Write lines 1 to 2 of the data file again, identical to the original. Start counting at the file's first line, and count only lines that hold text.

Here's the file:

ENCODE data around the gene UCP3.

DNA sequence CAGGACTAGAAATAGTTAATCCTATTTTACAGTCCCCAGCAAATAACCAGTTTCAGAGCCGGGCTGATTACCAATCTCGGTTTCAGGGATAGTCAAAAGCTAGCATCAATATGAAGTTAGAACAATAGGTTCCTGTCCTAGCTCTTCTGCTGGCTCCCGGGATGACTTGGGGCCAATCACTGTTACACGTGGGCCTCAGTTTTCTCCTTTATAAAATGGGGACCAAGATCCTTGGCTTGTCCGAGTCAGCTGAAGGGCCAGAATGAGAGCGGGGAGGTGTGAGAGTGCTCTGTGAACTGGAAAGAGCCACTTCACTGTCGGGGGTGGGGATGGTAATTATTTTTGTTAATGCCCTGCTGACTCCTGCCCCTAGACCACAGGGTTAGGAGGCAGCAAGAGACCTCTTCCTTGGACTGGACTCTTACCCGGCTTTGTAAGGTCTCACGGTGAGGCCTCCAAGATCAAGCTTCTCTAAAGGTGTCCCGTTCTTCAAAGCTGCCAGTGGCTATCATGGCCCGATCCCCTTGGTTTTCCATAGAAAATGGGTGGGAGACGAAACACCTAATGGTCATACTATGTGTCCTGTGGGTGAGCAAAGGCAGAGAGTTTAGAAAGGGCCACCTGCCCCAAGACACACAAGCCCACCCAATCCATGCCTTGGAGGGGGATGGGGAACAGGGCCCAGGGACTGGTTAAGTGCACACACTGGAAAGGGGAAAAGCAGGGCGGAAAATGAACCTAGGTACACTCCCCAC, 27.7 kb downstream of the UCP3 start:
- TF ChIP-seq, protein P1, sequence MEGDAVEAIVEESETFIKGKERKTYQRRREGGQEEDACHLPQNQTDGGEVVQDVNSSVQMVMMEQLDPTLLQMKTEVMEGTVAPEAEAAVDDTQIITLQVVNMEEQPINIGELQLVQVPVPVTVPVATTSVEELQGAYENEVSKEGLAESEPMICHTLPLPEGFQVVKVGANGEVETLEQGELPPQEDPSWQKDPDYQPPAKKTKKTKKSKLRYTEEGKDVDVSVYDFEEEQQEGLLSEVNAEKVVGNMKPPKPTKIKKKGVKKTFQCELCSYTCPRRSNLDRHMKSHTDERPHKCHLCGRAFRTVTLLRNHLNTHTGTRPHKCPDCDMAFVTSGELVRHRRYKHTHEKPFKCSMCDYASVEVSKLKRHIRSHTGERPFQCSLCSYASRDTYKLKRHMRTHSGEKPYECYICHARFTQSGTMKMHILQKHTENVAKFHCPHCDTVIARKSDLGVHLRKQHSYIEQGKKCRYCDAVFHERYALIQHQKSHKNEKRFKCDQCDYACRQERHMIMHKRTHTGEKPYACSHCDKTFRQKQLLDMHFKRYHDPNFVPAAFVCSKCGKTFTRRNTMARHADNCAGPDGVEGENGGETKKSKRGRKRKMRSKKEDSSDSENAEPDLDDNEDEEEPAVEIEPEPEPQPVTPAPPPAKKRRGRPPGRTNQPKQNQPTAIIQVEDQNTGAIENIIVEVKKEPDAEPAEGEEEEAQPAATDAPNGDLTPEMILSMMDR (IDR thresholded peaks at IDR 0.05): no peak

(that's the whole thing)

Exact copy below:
ENCODE data around the gene UCP3.

DNA sequence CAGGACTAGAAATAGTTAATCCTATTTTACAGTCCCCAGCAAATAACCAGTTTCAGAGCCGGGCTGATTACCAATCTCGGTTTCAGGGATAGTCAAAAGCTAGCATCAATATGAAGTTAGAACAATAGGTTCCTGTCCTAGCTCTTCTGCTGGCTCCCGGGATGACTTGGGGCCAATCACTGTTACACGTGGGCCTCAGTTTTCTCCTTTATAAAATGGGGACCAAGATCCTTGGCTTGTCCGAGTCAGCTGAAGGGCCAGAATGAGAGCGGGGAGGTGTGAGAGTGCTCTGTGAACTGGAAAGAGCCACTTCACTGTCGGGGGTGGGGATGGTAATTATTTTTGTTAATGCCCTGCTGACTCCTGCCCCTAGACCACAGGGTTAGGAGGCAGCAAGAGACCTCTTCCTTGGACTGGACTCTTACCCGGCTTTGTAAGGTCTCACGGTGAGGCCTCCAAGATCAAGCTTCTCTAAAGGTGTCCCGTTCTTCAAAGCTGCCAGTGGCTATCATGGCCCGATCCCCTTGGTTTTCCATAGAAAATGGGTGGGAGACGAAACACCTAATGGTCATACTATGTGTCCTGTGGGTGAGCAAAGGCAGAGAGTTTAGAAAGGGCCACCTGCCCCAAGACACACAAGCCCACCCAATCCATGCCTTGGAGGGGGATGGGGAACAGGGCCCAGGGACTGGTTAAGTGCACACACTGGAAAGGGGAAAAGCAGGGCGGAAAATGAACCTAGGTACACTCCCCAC, 27.7 kb downstream of the UCP3 start: